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Jan 6, 2005 05:46 PM

Kitchenaid "Divinity"

  • s

Has anyone ever made the Kitchenaid Divinity recipe?
I am trying to find easy recipes that I already have the ingredients for, so i can make things for bakesales we are having at work for a Tsunami Disaster Relief FUnd.

I have all the ingredients for the Divinity, but the recipe seems odd to me. No cooking , raw egg whites. Anyone tried it? Does it work? Is it yummy?

I was thinking of toasting my nuts and maybe using a mix of walnuts and almonds.
Maybe add a little chocolate too. And I have no almond essence so would have to use vanilla or chocolate instead. I don't think any of these minor changes would affect the recipe adversley.

Today I made a kitchenaid recipe for chocolate almond torte, asking for $2 a slice (16 slices). but it actually took $62 total. Out employer will match that, so already we raised $124 with just my one little cake!

divinity recipe link below


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    Princess Bakesalot

    That's a pretty standard divinity recipe. I've made many like it. The syrup should be more than hot enough to take care of the raw eggs. I've never killed anyone! The one time I swirled melted chocolate in it got kind of muddy looking, I wouldn't try that again.
    I think it is great that you can bake to raise money and have it matched by your employer.

    1. Divinity was a standard xmas candy when I was growing up in Texas, everybody's grandmother made it. I've checked the Kitchenaid recipe and it looks right. The no cooking, raw egg whites is correct. It was virtually always made with pecans, but that's 'cause most people had pecan trees -- anyone using walnuts was being uppity.

      Its a great thing to make since homemade divinity is far superior to commercially prepared divinity (which is way, way too sweet & usually has icky stabilizers). Plus, I've never bought a decent piece of classic divinity anywhere in California. See's chocolate covered divinity is ok (I just think the chocolate coating is wrong on so many levels) and around St. Patty's day they sell a divinity potato that's decent enough (its a lump of divinity rolled in cocoa powder and studded with pine nut "eyes" - crazy, man!)

      1 Reply
      1. re: Pssst

        My grandma lived in a tiny town outside Shreveport, LA. Same deal with her divinity--always xmas time. Don't remember if there were nuts in it or not, never really seemed like my thing as a kid. Would love to try it now (sorry I can help out by buying some of those bake sale goodies!).


      2. thank you both

        see, not being from the US, I had never ever even heard of divinity but I am intrigued and want to make it now. if I mess it up I won't even know until someone at works tells me.

        suprised walnuts are considered hoighty toighty cos I prefer pecans. Unfortunately I ony have walnuts to use up (and almonds) so it'll have to be those.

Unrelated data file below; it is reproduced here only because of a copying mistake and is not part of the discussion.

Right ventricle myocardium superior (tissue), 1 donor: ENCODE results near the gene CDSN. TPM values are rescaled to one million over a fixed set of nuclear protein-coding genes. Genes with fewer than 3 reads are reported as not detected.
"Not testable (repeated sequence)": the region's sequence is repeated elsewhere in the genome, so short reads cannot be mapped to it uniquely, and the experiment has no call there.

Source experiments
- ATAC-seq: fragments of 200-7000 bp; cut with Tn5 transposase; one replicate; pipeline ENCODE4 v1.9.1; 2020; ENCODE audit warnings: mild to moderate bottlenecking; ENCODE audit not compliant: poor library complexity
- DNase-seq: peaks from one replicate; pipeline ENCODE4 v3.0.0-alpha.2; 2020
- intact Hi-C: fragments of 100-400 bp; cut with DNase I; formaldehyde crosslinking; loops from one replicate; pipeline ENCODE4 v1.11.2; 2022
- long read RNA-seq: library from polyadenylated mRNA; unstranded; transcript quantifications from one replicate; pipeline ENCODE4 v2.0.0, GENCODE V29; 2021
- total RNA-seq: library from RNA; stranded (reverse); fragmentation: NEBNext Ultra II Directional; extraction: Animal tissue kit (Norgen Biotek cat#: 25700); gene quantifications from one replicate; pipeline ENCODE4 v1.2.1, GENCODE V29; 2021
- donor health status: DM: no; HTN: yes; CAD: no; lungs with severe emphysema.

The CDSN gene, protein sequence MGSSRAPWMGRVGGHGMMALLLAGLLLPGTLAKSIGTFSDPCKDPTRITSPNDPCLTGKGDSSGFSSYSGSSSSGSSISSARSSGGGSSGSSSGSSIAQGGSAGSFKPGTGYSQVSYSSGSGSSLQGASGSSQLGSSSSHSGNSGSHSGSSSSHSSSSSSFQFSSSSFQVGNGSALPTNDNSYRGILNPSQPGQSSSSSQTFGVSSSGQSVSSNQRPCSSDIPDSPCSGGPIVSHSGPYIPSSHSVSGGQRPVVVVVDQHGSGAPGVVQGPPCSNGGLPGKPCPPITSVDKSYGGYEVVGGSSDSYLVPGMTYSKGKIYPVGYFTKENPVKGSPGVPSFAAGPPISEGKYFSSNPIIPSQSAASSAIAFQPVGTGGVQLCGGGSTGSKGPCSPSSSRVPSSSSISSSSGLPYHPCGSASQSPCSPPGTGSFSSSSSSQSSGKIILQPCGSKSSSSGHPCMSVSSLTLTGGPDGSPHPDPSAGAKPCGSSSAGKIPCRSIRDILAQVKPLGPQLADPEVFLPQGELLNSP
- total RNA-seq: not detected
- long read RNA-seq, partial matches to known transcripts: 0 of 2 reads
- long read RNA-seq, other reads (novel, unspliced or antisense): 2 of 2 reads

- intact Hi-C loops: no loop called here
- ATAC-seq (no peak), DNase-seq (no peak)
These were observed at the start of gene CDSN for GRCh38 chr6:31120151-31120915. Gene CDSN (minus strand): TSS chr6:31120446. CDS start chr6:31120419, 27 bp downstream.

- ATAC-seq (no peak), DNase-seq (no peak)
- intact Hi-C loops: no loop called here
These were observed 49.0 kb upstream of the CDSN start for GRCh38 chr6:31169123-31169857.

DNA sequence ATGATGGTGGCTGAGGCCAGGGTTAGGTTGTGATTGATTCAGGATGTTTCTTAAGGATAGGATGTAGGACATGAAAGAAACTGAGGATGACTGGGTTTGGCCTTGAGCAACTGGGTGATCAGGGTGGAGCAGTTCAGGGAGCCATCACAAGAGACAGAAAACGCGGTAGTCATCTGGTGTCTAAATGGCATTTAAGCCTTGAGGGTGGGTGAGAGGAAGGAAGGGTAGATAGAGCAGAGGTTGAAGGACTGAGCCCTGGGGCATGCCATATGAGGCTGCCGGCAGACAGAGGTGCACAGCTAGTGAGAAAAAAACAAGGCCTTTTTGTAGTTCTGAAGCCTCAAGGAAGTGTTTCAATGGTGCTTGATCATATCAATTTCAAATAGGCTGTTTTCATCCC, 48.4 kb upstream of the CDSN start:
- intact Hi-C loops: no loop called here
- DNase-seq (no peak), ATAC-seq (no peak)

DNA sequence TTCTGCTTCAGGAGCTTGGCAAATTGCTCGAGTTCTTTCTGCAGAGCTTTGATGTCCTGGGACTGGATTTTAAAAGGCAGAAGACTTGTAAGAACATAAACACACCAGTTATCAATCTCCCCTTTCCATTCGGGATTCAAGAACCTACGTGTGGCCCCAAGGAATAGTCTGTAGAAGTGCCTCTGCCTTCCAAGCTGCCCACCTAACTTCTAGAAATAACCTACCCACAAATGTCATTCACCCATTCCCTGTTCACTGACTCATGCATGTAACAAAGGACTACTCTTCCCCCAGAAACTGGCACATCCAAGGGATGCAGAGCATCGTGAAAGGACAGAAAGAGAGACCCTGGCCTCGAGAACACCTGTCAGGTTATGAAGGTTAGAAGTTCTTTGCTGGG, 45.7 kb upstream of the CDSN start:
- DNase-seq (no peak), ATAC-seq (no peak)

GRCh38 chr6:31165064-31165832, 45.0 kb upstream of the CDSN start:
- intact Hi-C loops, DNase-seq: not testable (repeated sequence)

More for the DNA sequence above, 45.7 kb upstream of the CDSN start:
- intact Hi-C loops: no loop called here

I have some chocolate covered cranberries too - could i stir them in or would that be sabotage of a classic.
        I was not thinking of melting the chocolate I might add.

        Yes, we are lucky, but our employer is only matching funds until Friday 14th so trying to get more fundraising in this week and next. (I imagine staff donations alone might be an awful lot)
        After that we plan to continue fund raising but without the advantage of doubling the money.
        every bit helps

        4 Replies
        1. re: Sixy Beast

          "suprised walnuts are considered hoighty toighty cos I prefer pecans."

          It really had nothing to do with which tasted "better" -- where I grew up, pecans were the preferred nut because they came from the tree in the yard (FREE). So if someone's divinity had walnuts in it, they had to have BOUGHT them - thus indicating that they had so much money that they could use walnuts instead of perfectly good free pecans.

          1. re: Pssst

            Oh man,
            i still have so far to go with learning the amercian culture thingy.
            thank you for being my guide Pssst!

            1. re: Sixy beast

              Well, don't worry. You're in SF so nobody thinks you have a yard, much less any kind of nut tree. They'll be impressed that you made the divinity yourself.

              FYI - I don't know where my old divinity recipe is, but I remember that to create it, I started with a standard recipe (like the Kitchenaid one) and made multiple batches slowly decreasing the amount of sugar. My goal was to have a tender-toothsome-nutty divinity with just enough sweetness but not so much to make one's teeth ache.

              Another recommendation to make the portions really small - its better to have 10 small pieces than 5 regular sized ones. One friend's divinity is so intense, its impossible to eat a full piece which means you have to figure out what to do with the rest of it - save for later, split with someone else, throw out the remainder - which is kinda insulting to the person who made it and it wouldn't be an issue if she'd just make smaller pieces 'cause it is good divinity.

              Also, for a fancy presentation you can place a whole nut on top of the dollop of divinity.

              FYI - My company is donating $1 Million to tsunami relief organizations and matching all employee donations 2 to 1 through Jan 31st. I may have to come up with a fundraiser of some sort to maximize the offer - thanks for the inspiration!

              1. re: Sixy beast

                Note: where I grew up (New England), I didn't know anyone who had either a walnut or a pecan tree. But walnuts were the regular, standard nut and pecans were the fancy-schmancy big-for-your-britches nut. No idea why.